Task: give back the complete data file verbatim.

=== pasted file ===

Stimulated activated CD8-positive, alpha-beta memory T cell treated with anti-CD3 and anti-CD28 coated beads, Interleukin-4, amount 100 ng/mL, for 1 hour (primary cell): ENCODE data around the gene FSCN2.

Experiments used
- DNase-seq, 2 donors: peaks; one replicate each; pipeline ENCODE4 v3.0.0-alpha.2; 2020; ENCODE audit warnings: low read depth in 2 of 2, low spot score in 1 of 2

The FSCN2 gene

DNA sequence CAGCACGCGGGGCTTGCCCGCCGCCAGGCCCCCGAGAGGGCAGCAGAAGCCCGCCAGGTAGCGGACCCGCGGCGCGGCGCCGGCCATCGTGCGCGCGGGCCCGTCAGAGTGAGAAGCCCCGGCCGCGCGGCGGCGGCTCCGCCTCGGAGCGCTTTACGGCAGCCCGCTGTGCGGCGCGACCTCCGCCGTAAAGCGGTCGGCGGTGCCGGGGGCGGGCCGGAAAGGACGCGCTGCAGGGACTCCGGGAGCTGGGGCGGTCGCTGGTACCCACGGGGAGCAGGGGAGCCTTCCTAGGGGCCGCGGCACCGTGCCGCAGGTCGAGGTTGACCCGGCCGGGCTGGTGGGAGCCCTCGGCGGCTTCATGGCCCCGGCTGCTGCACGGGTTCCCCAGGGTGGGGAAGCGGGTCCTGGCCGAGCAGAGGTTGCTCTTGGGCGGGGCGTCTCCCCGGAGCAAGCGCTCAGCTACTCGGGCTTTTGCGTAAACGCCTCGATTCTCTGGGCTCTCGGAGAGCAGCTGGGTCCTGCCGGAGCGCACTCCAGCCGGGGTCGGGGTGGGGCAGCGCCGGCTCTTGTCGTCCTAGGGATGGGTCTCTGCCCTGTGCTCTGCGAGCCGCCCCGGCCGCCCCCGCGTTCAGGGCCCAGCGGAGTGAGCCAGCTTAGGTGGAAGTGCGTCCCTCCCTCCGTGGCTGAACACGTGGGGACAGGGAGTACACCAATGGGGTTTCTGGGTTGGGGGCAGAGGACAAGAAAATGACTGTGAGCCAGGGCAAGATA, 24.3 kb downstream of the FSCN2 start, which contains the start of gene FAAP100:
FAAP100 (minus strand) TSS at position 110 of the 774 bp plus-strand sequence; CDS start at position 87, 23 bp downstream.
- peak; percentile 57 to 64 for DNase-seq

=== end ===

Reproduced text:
Stimulated activated CD8-positive, alpha-beta memory T cell treated with anti-CD3 and anti-CD28 coated beads, Interleukin-4, amount 100 ng/mL, for 1 hour (primary cell): ENCODE data around the gene FSCN2.

Experiments used
- DNase-seq, 2 donors: peaks; one replicate each; pipeline ENCODE4 v3.0.0-alpha.2; 2020; ENCODE audit warnings: low read depth in 2 of 2, low spot score in 1 of 2

The FSCN2 gene

DNA sequence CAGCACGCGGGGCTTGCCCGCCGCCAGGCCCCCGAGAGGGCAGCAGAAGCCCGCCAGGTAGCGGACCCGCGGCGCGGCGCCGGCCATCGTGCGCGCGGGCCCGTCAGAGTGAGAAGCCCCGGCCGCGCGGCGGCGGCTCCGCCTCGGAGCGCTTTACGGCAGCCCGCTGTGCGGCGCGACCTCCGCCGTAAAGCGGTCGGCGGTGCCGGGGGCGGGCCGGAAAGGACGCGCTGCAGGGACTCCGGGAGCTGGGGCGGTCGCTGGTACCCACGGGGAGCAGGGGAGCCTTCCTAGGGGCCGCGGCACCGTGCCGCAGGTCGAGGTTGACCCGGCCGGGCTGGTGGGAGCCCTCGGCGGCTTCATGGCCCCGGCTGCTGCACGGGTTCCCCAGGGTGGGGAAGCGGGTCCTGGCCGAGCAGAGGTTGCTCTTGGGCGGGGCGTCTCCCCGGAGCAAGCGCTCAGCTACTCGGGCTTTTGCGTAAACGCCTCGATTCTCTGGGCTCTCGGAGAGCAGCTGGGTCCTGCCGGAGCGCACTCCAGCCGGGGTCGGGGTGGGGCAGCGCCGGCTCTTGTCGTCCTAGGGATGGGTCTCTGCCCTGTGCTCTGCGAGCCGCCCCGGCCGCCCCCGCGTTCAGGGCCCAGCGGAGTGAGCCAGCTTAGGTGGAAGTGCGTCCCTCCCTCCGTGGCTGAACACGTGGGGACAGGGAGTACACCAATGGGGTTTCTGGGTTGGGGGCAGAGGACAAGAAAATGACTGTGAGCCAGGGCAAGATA, 24.3 kb downstream of the FSCN2 start, which contains the start of gene FAAP100:
FAAP100 (minus strand) TSS at position 110 of the 774 bp plus-strand sequence; CDS start at position 87, 23 bp downstream.
- peak; percentile 57 to 64 for DNase-seq